Chichén Itzà, Playa del Carmen
Roughly by car it took 2.5 to 3hr from Playa del Carmen to Chichen Itza. This Mayan ruin is something else. My first impression for me was definitely a wow factor. We had a tour guide who was a Mayan himself. Listening to him the history and the details of each building was interesting. On the day it was hot luckily we had umbrella, hats and plenty of lubrication. I am glad we visited the 7th wonders of the world. Anyway I highly recommend visiting Chichen Itza if you are in Playa del Carmen or Cancun.
This is one of the latest sites of Maya, and maybe therefore it is better preserved than other ancient Mayan towns. Two sides of the main pyramid were restored, so if you look at the restored side it is like new. (With the exception that originally Mayan pyramids were painted bright colors, and now they are all naked stone, dull grey.
At Chichen-Itza you can also see a well-preserved ball court and plaza of the thousand columns. We were told that in the Mayan times the columns were covered with roofs and were used as a hotel for the city visitors, who hung hammocks between the columns and slept in them. However, there are other versions of the purpose of the columns.
One more remarkable thing: if you stand against the staiway of the pyramid from the side of the Venus platform and clap your hands, you will hear a cry of an eagle from the top of the pyramid! Try it, it's amazing!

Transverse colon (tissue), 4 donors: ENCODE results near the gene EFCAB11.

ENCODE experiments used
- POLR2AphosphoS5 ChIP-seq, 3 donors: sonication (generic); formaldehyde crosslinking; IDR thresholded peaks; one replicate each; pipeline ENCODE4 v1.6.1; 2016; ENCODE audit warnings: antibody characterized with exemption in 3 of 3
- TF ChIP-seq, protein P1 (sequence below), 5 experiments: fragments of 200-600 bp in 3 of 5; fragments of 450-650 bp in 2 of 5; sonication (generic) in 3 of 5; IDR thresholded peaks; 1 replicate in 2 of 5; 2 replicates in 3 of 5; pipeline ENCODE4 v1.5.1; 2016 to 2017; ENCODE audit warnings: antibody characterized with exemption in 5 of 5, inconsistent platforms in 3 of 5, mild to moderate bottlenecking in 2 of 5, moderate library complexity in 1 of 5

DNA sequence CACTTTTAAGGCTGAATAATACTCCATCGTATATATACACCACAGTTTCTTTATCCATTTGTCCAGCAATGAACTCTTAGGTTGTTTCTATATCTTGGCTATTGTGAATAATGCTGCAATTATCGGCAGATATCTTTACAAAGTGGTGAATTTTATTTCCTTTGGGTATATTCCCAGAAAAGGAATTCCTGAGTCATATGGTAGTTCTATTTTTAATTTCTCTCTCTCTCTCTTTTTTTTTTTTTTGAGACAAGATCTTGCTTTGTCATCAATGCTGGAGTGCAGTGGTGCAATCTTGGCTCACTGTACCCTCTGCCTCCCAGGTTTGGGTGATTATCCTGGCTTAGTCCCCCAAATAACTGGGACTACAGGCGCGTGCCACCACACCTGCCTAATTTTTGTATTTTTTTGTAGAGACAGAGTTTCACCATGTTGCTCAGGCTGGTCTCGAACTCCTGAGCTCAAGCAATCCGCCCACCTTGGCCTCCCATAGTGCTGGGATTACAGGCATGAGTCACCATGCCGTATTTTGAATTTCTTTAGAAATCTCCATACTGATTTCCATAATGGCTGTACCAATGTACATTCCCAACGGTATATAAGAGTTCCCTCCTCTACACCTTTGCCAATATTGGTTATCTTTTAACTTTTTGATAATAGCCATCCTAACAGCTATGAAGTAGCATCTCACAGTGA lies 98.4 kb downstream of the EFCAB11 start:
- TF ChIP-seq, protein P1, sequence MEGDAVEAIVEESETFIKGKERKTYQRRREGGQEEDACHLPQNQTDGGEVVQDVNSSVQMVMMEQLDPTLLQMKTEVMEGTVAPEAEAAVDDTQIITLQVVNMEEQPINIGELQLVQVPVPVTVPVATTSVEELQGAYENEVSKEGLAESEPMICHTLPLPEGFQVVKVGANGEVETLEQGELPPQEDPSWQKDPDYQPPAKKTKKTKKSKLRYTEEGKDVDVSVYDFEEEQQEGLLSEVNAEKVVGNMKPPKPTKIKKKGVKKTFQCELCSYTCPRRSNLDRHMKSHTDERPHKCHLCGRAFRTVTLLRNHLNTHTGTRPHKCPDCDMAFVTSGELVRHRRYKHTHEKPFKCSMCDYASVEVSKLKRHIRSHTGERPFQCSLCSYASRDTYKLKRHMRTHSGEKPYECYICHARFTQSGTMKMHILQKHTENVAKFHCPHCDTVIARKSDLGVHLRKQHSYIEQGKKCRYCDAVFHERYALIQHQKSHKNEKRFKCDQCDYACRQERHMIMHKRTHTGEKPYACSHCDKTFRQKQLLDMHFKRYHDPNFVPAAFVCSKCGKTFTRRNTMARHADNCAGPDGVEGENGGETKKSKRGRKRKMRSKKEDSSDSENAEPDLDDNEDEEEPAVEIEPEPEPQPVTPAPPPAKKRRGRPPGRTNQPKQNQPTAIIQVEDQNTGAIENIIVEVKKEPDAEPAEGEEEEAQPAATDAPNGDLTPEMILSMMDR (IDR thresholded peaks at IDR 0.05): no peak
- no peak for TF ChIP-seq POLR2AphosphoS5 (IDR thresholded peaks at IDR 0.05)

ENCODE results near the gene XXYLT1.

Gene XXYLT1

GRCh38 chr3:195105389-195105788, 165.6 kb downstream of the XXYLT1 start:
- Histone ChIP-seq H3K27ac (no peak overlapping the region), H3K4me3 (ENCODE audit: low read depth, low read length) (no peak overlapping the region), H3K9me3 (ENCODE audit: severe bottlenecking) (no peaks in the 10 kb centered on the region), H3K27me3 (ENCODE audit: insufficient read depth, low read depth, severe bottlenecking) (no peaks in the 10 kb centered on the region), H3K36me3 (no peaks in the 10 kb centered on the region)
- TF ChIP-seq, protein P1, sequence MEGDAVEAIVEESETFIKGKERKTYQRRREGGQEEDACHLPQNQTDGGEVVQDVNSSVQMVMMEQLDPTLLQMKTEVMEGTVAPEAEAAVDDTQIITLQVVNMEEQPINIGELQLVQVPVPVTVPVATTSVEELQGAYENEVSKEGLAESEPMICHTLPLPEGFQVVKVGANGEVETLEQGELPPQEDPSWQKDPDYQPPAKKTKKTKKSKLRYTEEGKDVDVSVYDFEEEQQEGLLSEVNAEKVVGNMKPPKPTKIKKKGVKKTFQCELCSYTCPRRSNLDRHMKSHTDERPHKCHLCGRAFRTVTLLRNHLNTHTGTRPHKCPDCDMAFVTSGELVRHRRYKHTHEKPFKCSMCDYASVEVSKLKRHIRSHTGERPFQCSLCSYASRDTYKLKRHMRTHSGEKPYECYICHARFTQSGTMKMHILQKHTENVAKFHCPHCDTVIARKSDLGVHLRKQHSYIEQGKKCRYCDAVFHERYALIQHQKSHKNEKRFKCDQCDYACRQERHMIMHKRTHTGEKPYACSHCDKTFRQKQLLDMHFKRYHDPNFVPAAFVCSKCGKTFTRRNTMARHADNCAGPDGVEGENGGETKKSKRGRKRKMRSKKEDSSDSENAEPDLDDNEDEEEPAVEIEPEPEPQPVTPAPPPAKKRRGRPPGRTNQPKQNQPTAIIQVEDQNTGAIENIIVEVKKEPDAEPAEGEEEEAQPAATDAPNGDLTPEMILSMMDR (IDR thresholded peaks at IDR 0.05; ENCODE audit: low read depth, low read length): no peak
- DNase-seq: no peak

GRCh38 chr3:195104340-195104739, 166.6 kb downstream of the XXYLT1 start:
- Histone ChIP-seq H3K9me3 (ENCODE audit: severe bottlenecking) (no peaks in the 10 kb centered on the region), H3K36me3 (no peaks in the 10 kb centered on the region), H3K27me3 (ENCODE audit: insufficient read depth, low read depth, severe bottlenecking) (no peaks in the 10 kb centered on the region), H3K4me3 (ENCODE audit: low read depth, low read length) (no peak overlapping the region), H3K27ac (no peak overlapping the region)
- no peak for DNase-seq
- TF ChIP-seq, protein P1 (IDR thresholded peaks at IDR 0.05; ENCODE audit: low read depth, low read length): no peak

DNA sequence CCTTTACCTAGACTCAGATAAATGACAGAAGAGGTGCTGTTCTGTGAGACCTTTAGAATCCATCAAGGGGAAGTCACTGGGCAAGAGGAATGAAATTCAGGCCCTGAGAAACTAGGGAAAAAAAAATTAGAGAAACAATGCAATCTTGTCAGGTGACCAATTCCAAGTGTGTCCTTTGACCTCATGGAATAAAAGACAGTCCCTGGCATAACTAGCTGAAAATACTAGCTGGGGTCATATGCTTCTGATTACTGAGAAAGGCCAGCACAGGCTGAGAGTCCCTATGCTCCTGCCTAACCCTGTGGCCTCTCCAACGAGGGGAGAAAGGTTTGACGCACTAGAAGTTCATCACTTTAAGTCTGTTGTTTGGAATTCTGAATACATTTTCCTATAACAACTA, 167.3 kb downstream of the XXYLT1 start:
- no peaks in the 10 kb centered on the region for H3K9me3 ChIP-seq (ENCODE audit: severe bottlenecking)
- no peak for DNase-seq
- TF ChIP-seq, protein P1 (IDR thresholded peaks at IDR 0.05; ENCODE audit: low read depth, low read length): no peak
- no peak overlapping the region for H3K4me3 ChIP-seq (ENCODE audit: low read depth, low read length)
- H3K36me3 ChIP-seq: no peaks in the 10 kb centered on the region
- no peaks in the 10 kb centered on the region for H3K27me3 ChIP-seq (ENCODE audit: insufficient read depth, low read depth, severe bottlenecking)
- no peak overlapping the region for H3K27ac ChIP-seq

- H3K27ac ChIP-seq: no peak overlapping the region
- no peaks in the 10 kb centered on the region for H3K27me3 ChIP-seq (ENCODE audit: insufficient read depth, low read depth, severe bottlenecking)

The Sacred Cenote was a religious site for the ancient Maya people who lived in Chichen-Itza. Previously there was a belief that Maya sacrificed people as offerings to their Gods throwing people in the Cenote. However, latest research discovered that such events were quite rare.
The cenote is very deep. Take the staircase down to the water and swim in the cool azure water of the cenote. Or you can just have a look and take pictures of the place, which is really beautiful.
The guided tours show you the main area of Chichen Itza, around the Kukulkan Pyramid and the footbal field. If you are willing to go a little further into the city, you can see some other interesting places, away from the big crowds, such as The 1000 columns square.
The guided tours show you the main area of Chichen Itza, around the Kukulkan Pyramid and the footbal field. If you are willing to go a little further into the city, you can see some other interesting places, away from the big crowds, such as The Observatorium.
The archeological site of Chichen Itza is huge and it has much to see besides the Kukulkan Pyramid (one of the new wonders of the world). You can also see the biggest ball court, the temple of Chac Mool, the thousand columns square, the observatory, the temple of warriors, the temple of the jaguar, the Nunnery and the Cenote. Some practical advice: bring water, sun screen a hat/cap and comfortable shoes. It’s usually very hot and there aren’t many shades. The site is almost entirely covered with vendors. The quality of the items they sell is very poor but the prices are low and you can always bargain.
Chichen Itza, easily the best Mayan ruins close enough to do on a daytrip from the PDC/Cancun area, is about 2 1/2 hours from Playa del Carmen. There are a few ways to visit:
a) Rent a car and go early before the tourists arrive, some people stay overnight so they can get there at sunrise
b) Take an organized bus trip
c) Take an organized van trip